In the studio with Chris Cox

What is your favourite medium and why?

I love oils, acrylic, watercolour and ink for different reasons... If I had to choose one overall it would have to be Acrylic. All mediums have advantages and disadvantages.
Acrylic works best for me in with respect to my style and genre. Whether I am doing black and whites or colour I find it allows me to complete each stage in the work in a timely manner, so I can move onto the next step relatively quickly. Acrylic is quick drying when compared to oils, but not as fast as watercolours, so an area that requires some extra attention can be managed without it being a total disaster. Another big plus is it is water soluble and cleaning your equipment is far easier than oils which require turpentine.
For anyone learning, just make sure when using Acrylic you allow for changes in the colour when mixed to drying of at least one shade darker.

What themes do you explore in your work?

Having a theme is very important and I devote a large proportion of time thinking about what I am trying to achieve with each new work. As I discuss briefly in my bio and artist statement, my intention is to not only produce aesthetically pleasing work, but work that others can relate to in everyday life. You will find many of my pieces are abstract portraits because I try to focus my efforts on reflecting the inhabitants of work and home space. Therefore the themes that I like to explore relate to those moments in life that offer the simple pleasures. In my view, this is especially important because an artwork is something that is going to be on your wall potentially a long time, so why not have a piece that has meaning or says something about you or your everyday life. There are a number of themes that can be seen from my pieces that are designed to evoke emotion on this subject. The use of technology such as the mobile phone is a good example of everday moments and it is a big part of all our lives in today’s society and culture. ‘Lovers Selfie’, ‘Mobile Meditation’ and ‘My Nature’ are all relevant examples of this theme.

What should people know about your art that they can’t tell from looking at it?

A tough question, but I think sometimes people can be fooled by the simplicity of abstracts. In Fact, having been a former painter of realism and impressionism this genre and style can be very complex and very difficult to achieve the right balance in form and design. I love it because of the great challenges it poses from design right through to completion. When viewing pieces such as the ‘Lovers Selfie’ series people may be surprised to learn that it took almost a week in the design phase before I was ready to put brush to paper. Some other works have taken much longer, so it is important to remember that design before execution can take longer than many people may anticipate.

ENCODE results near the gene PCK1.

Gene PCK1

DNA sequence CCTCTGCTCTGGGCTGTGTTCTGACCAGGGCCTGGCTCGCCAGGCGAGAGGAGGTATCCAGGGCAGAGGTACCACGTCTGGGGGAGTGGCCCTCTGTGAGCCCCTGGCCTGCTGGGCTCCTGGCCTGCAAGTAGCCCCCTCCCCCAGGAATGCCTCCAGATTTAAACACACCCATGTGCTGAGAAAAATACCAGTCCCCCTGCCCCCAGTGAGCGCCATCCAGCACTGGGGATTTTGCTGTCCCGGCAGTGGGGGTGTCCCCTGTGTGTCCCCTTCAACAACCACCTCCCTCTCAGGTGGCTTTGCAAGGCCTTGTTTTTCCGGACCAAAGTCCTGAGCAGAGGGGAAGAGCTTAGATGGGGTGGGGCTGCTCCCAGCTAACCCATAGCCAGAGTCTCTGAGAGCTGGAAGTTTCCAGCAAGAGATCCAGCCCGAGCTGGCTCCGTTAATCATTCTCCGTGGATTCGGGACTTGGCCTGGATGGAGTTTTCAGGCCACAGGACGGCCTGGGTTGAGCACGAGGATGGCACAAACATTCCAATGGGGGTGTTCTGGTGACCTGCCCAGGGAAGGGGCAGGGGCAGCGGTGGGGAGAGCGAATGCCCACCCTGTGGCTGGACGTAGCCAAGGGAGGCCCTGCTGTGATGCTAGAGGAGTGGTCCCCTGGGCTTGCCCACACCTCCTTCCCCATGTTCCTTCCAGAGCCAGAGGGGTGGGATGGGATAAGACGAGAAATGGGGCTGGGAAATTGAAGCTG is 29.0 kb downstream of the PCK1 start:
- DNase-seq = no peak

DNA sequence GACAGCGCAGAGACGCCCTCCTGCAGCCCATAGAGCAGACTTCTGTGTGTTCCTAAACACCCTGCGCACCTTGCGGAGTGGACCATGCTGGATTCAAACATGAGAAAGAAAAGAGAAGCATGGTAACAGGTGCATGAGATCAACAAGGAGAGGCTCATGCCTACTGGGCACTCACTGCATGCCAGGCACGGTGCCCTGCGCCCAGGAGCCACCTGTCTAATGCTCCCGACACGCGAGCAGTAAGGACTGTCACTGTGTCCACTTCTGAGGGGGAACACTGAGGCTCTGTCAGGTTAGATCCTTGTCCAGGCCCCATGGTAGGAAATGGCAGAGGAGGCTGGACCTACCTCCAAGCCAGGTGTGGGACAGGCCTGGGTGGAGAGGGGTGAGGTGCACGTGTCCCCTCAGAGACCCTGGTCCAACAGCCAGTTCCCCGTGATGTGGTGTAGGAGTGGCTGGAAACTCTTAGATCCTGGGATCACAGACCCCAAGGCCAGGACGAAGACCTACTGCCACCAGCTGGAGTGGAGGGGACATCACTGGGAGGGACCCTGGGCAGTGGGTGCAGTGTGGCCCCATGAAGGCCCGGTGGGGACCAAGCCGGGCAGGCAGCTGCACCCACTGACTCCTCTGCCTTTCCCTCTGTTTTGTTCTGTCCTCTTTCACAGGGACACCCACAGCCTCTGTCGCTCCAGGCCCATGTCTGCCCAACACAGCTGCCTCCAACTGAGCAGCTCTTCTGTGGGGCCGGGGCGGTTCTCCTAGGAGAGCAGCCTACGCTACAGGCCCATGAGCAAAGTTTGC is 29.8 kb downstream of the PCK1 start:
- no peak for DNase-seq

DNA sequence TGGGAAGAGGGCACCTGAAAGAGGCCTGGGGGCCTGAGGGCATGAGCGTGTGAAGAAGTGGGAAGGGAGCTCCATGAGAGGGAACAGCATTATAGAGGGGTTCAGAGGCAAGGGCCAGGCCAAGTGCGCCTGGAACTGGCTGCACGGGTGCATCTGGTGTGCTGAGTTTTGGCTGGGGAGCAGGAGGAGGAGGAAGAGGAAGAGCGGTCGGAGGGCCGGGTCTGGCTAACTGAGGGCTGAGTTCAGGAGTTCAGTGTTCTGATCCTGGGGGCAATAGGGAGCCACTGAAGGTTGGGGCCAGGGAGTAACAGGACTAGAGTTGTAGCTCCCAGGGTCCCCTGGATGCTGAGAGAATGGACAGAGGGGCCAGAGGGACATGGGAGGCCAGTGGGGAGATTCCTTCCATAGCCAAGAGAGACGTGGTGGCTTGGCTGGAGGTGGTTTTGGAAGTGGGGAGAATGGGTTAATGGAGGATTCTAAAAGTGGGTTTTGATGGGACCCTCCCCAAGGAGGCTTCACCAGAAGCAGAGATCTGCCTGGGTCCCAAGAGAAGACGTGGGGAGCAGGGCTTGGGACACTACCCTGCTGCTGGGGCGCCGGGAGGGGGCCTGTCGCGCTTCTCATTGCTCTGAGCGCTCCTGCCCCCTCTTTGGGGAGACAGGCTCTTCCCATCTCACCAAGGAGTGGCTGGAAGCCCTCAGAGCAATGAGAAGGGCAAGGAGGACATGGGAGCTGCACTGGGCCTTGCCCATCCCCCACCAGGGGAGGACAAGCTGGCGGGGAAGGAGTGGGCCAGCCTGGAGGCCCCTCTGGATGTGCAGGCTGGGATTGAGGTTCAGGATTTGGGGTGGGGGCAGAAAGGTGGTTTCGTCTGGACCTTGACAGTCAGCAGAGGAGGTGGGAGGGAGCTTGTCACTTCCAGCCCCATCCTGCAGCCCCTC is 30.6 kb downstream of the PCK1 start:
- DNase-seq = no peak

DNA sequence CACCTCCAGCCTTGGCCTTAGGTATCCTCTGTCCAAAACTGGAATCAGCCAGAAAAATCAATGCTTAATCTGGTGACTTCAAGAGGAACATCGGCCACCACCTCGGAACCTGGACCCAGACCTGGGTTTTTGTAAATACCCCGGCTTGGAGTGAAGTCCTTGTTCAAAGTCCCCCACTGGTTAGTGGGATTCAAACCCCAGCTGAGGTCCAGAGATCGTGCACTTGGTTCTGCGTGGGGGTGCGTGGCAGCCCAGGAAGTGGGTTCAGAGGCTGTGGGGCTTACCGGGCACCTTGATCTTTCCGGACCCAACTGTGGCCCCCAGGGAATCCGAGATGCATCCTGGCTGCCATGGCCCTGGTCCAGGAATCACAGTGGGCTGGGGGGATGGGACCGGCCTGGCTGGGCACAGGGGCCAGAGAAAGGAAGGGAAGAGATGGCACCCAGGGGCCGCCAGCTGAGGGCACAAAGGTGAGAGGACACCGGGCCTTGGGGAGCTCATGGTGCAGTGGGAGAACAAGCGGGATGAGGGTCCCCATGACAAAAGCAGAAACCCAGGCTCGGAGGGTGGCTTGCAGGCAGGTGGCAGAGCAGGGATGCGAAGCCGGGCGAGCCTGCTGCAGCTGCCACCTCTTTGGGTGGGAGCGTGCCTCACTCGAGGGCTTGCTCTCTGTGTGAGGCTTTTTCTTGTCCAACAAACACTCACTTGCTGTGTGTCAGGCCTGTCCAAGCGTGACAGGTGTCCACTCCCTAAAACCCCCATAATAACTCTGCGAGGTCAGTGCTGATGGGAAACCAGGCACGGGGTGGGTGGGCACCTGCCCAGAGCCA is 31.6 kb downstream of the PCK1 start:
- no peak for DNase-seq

From another point of view, it is also worth noting that sometimes there is a message and greater meaning in a piece that may be overlooked or undervalued. By that, I mean that many times it’s the simple things in life that give us great pleasure, but do we always recognise it? Whether it is having a coffee at the local Cafe ( Cafe Lover, Coffee Lovers ) or taking a selfie with a loved one ( Lovers Selfie V2, V3) these moments are precious and valuable enough to inspire me to create art that not only looks great, but means something to the collector.

If you have to choose one artist whose work inspires you, who would it be?

Leonardo da Vinci for his figurative masterpieces with great meaning and vision.

Tell us about your studio. Location, clean, cluttered, big, small, etc?

My sudio is located in Goulburn in the Southern Tablelands of NSW, Australia, which is about 60 km north of the capital Canberra, ACT. I keep a very clean, uncluttered policy in my studio because I like to keep control of my projects at all times. I find that things can easily get out of hand, so keeping an ordered studio is important to be able to spend most of your time focusing on what’s most important. The studio is an extension of my home and has about 20 m2 of space for the equipment I need to make things easier. For example, My drawing table is a must and has angle adjustment so I can use it flat as a desk or elevate the top to around 50 degrees making it the core ingredient in my studio. My space also includes a packing bench which has proven invaluable when dispatching collectors orders.

Do you have any pre-work ritual that puts you in the right mindset to create art?

Usually a cup of Coffee, as I am a ‘Coffee Lover’ myself. Sorry for the plug.

Do you prefer to work with music or in silence?

I generally like to work in silence when I am designing, but I often listen to music when I am painting.

What do you enjoy doing in your free time?